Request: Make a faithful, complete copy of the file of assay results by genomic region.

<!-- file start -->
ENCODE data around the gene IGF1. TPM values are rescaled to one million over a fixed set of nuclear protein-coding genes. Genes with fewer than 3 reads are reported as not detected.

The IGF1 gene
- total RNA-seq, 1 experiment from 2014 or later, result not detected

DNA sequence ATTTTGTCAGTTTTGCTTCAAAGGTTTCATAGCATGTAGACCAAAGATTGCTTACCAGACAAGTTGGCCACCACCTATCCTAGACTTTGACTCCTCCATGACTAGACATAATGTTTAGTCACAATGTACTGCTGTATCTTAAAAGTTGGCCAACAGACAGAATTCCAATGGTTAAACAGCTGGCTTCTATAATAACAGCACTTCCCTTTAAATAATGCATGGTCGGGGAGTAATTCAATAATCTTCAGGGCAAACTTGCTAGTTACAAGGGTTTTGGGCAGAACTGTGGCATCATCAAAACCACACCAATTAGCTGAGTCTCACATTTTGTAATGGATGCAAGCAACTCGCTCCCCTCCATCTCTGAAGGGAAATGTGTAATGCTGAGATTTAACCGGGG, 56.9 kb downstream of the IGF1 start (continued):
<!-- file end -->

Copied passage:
ENCODE data around the gene IGF1. TPM values are rescaled to one million over a fixed set of nuclear protein-coding genes. Genes with fewer than 3 reads are reported as not detected.

The IGF1 gene
- total RNA-seq, 1 experiment from 2014 or later, result not detected

DNA sequence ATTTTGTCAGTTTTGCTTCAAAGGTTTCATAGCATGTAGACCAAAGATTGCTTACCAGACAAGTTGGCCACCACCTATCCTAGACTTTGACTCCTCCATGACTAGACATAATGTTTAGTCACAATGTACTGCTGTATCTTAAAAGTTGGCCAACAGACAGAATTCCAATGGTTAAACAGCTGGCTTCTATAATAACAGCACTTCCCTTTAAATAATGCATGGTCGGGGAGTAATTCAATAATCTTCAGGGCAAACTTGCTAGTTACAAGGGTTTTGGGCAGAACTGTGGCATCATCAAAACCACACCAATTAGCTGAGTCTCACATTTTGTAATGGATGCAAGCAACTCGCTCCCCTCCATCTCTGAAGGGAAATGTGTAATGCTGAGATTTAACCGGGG, 56.9 kb downstream of the IGF1 start (continued):